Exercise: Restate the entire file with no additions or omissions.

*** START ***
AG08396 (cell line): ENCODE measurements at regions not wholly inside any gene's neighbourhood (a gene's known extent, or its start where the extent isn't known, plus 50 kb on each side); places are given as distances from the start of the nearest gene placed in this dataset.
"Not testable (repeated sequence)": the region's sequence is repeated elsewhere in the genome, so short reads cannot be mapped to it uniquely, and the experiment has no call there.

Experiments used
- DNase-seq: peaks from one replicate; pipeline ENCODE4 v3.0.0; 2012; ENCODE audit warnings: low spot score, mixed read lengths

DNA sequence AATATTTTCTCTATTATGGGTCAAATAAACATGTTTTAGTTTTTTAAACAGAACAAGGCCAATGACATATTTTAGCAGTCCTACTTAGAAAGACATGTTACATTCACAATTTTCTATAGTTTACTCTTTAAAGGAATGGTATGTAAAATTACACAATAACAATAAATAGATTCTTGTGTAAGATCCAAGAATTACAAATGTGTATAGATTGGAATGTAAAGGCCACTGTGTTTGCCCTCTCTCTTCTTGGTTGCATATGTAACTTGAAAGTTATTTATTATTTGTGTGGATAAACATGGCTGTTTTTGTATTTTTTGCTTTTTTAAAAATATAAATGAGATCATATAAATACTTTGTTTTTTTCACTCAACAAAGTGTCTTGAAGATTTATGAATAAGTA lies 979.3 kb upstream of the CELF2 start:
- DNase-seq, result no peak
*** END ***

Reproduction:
AG08396 (cell line): ENCODE measurements at regions not wholly inside any gene's neighbourhood (a gene's known extent, or its start where the extent isn't known, plus 50 kb on each side); places are given as distances from the start of the nearest gene placed in this dataset.
"Not testable (repeated sequence)": the region's sequence is repeated elsewhere in the genome, so short reads cannot be mapped to it uniquely, and the experiment has no call there.

Experiments used
- DNase-seq: peaks from one replicate; pipeline ENCODE4 v3.0.0; 2012; ENCODE audit warnings: low spot score, mixed read lengths

DNA sequence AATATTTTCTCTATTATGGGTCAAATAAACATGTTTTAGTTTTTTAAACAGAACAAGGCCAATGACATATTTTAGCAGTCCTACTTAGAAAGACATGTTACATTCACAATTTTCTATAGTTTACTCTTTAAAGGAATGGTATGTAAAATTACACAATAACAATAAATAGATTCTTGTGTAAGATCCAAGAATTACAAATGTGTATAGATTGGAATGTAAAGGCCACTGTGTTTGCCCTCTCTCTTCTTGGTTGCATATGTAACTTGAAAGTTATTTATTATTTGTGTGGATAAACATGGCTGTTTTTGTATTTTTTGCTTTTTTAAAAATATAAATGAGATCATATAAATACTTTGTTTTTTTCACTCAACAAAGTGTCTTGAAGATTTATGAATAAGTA lies 979.3 kb upstream of the CELF2 start:
- DNase-seq, result no peak